Sunday, February 28, 2016


Heterotrophs cannot synthesise their own nutrients. They depend on other sources for the supply of nutrients including those required for energy production. Most of the bacteria, all fungi and all animals are heterotrophs.

You might have seen packets of mushrooms sold in the vegetable
market. You may have also seen fluffy umbrella-like patches growing on rotting wood during the rainy season. Let us find out what type of nutrients they need to survive and from where they get them.

These organisms are called fungi.They have a different mode of nutrition. They secrete digestive juices on the dead and decaying matter and convert it into a solution. Then they absorb the nutrients from it.

This mode of nutrition  in which organisms take in nutrients in solution form from dead and decaying matter is called saprotrophic nutrition.
Plants which use saprotrophic mode of nutrition are called saprotrophs.

The fungal spores are generally present in the air. When they land on
wet and warm things they germinate and grow. Now, can you figure out how we can protect our things from getting spoiled?

Some organisms live together and share shelter and nutrients. This is
called symbiotic relationship. For example, certain fungi live in the roots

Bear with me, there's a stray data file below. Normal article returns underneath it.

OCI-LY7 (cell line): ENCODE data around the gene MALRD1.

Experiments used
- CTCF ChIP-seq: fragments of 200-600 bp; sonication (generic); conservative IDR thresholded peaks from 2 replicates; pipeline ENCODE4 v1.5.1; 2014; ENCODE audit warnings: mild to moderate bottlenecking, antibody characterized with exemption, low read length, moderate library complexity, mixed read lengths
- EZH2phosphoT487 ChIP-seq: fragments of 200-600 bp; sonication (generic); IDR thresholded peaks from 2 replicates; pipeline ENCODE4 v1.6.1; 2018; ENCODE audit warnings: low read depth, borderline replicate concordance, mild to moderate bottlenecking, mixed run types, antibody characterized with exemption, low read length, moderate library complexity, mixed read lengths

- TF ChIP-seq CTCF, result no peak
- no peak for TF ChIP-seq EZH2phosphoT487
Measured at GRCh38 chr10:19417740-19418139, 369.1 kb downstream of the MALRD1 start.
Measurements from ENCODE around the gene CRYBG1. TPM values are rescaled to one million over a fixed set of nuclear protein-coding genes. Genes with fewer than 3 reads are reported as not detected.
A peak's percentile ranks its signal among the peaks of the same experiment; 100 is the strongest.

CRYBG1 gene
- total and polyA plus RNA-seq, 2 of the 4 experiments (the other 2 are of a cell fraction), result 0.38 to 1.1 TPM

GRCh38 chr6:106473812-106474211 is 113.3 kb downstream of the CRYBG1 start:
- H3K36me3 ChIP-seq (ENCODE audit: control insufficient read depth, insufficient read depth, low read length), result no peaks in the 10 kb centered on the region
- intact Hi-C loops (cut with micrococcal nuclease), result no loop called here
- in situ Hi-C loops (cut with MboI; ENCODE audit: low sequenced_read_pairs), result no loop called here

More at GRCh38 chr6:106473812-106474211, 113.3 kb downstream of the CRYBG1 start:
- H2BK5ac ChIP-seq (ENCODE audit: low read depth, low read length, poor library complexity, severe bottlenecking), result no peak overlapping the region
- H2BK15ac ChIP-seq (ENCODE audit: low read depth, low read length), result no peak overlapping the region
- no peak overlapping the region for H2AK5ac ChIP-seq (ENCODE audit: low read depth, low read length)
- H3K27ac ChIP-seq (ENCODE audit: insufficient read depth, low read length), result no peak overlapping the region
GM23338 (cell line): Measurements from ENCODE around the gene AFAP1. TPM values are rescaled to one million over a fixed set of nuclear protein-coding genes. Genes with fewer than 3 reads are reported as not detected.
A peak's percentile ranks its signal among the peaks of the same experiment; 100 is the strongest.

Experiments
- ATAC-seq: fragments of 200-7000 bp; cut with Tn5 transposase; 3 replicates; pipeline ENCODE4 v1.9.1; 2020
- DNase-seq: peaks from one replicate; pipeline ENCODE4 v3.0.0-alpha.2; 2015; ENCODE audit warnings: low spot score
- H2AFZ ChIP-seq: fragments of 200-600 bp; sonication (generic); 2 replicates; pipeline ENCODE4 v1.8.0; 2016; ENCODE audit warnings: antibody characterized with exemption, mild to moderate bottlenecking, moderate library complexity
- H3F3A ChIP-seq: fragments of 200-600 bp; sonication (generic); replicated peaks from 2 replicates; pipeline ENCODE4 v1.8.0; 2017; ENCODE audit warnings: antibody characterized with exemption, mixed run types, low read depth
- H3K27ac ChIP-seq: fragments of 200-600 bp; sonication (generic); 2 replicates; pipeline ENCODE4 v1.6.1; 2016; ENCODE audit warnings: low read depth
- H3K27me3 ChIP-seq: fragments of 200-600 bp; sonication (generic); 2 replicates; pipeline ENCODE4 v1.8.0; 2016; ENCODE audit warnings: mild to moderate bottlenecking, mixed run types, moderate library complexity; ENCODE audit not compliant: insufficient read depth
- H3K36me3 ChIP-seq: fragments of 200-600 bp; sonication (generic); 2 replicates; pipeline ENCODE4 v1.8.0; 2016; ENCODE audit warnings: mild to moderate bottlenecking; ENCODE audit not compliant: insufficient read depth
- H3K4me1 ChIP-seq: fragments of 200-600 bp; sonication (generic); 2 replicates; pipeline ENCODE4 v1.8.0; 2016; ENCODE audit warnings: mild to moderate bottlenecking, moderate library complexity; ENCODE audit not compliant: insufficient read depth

of trees. The tree provides nutrients to the fungus and, in return, receives help from it to take up water and nutrients from the soil. This association is very important for the tree.

Some of the bacteria and of fungi depend on other dead organisms to obtain nutrients. Those which live on other organisms, decompose and degrade the complex molecules present in these organisms to simple molecules.

Bacteria and fungi absorb these molecules through their body surface. These are called saprophytes. In this process, they add several valuable nutrients to the medium in which they live(water or soil).

All the animals are heterotrophic in their nutrition. They cannot synthesise their own food material. Hence, they consume other organisms such as plants, animals and microorganisms.

Size and nature of food consumed is different in different animals.
They may consume either small microscopic or large plants or animals or both.

Animals consuming plants as food are called herbivores. Those consuming other animals are called carnivores. Those which consume both animals and plants are called omnivores.

Interestingly, some plants are also carnivorous especially insectivorous (feed on insects). They supplement their autotrophic  nutrition by obtaining nitrogen rich nutrients  from the insects.

Nepenthes, Dionea (Venus fly trap), Drosera (sun dew plant) and Utricularia ( bladder wort) are some of the examples for this type of plants. All these plants are autotrophic and can live by themselves without feeding on insects. However, their growth is stimulated when they feed on insects. 


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